Waves are a disturbance on the surface of the sea or ocean, in the form of a moving ridge or swell.
What causes waves?
Waves are caused by the transfer of energy from the wind to the sea (not to be confused with tides which are caused by the Moon). As the wind blows over the surface of the sea, it creates friction forming waves. In deep water, water molecules within a wave move in a circular movement. It is only in shallow water that the water itself is moving forward, which occurs along the coastline where the land meets the sea.
Why are some waves stronger than others?
The size of a wave depends on its fetch. The fetch of a wave it the distance it travels. The greater the fetch, the larger the wave.
The fetch of a wave
Wind speed also has a significant effect on the size of waves. The stronger the wind, the larger the wave because of the energy transfer. Finally, wind duration also affects the size of a wave. The longer the wind blows over the sea or ocean, the larger the wave.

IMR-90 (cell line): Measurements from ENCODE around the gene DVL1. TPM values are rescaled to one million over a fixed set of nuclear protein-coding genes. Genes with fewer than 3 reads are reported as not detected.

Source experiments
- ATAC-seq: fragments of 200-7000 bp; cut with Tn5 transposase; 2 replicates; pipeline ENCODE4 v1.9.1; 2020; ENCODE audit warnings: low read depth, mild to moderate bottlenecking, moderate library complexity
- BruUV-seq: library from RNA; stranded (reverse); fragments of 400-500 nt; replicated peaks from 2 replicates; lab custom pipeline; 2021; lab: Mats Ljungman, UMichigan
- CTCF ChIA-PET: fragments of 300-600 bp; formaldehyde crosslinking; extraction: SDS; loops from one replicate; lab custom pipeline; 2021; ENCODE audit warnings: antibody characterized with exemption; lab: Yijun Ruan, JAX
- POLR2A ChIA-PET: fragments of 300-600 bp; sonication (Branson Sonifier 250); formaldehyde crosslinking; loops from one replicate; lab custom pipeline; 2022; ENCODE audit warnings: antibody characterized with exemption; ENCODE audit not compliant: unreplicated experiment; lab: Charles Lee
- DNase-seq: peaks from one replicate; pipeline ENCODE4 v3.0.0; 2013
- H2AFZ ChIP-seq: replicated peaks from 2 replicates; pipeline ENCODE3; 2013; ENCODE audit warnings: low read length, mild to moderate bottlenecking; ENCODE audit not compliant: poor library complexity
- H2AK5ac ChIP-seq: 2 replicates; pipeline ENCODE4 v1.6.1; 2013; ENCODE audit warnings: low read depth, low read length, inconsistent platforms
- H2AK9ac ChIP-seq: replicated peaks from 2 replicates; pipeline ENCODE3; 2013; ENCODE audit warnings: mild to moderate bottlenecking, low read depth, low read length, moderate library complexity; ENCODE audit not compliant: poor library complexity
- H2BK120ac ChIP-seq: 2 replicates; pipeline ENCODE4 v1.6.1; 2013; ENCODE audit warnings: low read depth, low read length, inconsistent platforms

Characteristics of a wave
As waves move into shallow water, they begin to stack up as frictional drag with the seabed increases, the base of the wave is slowed down, so the top part is travelling faster. This causes the wave to tilt, break and move towards the shore in the surf zone as illustrated in the video below.
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